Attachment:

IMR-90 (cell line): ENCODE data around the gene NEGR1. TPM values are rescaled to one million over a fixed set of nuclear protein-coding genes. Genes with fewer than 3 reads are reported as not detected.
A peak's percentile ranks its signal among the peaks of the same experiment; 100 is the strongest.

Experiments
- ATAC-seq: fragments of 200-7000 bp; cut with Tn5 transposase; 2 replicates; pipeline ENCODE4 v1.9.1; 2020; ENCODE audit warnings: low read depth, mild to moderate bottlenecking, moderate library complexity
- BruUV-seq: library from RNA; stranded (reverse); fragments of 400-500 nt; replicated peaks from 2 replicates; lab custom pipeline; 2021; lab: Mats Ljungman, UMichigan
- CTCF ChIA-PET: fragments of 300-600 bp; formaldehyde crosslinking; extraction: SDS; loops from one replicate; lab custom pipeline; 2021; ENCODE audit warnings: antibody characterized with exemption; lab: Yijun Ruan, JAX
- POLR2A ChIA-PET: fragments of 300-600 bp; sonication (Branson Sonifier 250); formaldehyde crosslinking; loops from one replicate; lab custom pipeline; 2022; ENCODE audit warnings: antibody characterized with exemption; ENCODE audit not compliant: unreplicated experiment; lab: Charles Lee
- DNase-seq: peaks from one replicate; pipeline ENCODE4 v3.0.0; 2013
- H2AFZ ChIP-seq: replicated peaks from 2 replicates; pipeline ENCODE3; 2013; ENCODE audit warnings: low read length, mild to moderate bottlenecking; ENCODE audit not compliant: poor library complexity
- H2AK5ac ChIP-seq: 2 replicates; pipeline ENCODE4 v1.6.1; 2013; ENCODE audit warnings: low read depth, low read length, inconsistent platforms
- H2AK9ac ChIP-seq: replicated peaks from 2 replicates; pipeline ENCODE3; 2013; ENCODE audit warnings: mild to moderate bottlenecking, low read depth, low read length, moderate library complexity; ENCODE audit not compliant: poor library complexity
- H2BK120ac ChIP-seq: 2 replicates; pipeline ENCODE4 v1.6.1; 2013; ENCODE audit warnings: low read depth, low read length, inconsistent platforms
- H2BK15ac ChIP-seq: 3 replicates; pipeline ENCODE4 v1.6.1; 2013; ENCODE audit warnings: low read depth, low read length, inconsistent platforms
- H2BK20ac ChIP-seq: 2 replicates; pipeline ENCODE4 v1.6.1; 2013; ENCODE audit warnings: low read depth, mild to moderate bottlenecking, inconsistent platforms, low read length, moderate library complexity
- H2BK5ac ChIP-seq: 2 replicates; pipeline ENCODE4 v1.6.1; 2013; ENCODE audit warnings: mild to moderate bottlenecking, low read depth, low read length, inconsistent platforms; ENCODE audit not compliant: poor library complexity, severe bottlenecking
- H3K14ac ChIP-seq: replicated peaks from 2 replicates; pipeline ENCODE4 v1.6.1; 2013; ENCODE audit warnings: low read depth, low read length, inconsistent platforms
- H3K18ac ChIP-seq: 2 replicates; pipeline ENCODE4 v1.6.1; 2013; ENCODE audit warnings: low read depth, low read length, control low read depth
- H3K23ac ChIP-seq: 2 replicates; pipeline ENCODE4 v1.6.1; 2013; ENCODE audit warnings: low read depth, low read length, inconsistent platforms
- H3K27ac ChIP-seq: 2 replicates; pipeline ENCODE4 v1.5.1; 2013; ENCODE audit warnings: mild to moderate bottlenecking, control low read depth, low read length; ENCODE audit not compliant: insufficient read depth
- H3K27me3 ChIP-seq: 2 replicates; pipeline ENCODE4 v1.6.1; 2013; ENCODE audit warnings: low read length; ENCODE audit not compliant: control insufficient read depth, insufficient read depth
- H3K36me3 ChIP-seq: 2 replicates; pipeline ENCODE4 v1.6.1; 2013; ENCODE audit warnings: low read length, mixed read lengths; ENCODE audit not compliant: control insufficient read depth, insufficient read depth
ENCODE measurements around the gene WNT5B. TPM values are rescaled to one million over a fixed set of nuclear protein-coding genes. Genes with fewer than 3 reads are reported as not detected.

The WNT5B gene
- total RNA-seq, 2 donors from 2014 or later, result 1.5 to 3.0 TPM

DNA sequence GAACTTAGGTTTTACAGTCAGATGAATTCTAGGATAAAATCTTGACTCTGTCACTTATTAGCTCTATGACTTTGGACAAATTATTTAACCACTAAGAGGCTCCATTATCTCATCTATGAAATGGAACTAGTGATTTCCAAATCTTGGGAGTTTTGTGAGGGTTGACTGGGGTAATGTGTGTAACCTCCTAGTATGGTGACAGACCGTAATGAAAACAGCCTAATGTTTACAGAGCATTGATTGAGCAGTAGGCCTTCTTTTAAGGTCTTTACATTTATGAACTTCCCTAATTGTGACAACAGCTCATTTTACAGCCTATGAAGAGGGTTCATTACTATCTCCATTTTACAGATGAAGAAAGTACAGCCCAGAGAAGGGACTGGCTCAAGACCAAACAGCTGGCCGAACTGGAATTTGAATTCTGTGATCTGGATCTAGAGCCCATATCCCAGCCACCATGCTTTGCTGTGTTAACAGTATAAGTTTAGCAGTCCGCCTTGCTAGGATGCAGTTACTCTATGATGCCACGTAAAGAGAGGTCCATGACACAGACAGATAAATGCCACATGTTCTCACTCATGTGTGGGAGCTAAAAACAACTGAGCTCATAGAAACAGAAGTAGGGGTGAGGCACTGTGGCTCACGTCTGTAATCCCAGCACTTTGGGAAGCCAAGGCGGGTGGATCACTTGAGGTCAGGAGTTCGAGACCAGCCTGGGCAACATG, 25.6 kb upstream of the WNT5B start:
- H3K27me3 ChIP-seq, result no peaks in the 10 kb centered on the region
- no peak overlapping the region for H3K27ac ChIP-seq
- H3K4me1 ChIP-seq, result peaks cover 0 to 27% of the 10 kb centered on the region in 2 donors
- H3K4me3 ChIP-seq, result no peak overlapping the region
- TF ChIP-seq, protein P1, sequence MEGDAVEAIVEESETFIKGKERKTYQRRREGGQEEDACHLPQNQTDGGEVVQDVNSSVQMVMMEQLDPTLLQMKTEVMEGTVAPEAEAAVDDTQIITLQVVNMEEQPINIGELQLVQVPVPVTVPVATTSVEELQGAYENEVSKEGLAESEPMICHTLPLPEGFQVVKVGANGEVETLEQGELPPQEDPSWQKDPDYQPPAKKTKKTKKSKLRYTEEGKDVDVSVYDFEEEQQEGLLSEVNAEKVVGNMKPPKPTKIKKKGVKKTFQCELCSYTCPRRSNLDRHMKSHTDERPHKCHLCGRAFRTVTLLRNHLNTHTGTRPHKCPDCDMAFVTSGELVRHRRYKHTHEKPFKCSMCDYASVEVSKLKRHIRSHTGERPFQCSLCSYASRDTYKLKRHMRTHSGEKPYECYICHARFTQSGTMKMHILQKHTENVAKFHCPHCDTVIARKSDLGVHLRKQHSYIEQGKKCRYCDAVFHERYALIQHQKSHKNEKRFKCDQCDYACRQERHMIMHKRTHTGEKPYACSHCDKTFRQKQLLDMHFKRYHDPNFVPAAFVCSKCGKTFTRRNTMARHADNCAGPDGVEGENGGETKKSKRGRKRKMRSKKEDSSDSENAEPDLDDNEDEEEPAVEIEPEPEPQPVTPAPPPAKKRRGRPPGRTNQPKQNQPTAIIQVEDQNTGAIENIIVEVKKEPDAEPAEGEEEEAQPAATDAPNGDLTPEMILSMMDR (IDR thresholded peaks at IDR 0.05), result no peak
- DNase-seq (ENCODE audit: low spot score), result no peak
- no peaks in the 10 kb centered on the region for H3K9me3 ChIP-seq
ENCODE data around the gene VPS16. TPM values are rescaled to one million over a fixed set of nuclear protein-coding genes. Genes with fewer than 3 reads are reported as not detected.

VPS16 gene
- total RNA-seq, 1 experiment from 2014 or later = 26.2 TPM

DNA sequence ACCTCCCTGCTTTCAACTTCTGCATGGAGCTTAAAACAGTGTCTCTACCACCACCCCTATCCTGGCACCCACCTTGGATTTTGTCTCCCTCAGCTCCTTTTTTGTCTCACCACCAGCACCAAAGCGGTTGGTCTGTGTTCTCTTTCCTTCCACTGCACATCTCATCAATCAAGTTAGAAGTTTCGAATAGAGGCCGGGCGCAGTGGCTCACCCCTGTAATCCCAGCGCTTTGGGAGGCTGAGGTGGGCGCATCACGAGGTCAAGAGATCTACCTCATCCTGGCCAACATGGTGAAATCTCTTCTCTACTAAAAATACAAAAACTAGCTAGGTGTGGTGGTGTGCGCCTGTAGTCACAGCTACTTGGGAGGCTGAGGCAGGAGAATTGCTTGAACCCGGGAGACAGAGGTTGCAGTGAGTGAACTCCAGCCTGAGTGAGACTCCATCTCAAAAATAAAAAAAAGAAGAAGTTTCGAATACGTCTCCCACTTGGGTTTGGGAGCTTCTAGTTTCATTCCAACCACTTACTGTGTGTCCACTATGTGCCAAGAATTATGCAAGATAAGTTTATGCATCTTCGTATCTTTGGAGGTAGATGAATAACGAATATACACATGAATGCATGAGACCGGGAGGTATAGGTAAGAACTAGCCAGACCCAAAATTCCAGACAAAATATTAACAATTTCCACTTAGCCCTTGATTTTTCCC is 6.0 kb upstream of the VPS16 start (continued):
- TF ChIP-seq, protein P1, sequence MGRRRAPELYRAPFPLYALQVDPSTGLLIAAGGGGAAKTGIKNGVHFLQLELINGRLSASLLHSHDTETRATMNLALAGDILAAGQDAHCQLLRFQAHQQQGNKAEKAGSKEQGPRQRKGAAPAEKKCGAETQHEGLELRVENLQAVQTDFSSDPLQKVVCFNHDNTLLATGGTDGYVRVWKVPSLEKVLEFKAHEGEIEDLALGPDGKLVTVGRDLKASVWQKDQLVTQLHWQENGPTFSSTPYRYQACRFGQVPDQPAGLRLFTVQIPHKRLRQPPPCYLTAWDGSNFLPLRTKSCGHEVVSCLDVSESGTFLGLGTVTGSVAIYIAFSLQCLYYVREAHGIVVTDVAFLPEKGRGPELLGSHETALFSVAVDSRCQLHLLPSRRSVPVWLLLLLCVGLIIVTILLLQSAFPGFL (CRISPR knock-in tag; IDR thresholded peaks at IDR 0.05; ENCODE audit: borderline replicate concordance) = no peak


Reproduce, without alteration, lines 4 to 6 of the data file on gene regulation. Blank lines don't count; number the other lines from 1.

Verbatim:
- ATAC-seq: fragments of 200-7000 bp; cut with Tn5 transposase; 2 replicates; pipeline ENCODE4 v1.9.1; 2020; ENCODE audit warnings: low read depth, mild to moderate bottlenecking, moderate library complexity
- BruUV-seq: library from RNA; stranded (reverse); fragments of 400-500 nt; replicated peaks from 2 replicates; lab custom pipeline; 2021; lab: Mats Ljungman, UMichigan
- CTCF ChIA-PET: fragments of 300-600 bp; formaldehyde crosslinking; extraction: SDS; loops from one replicate; lab custom pipeline; 2021; ENCODE audit warnings: antibody characterized with exemption; lab: Yijun Ruan, JAX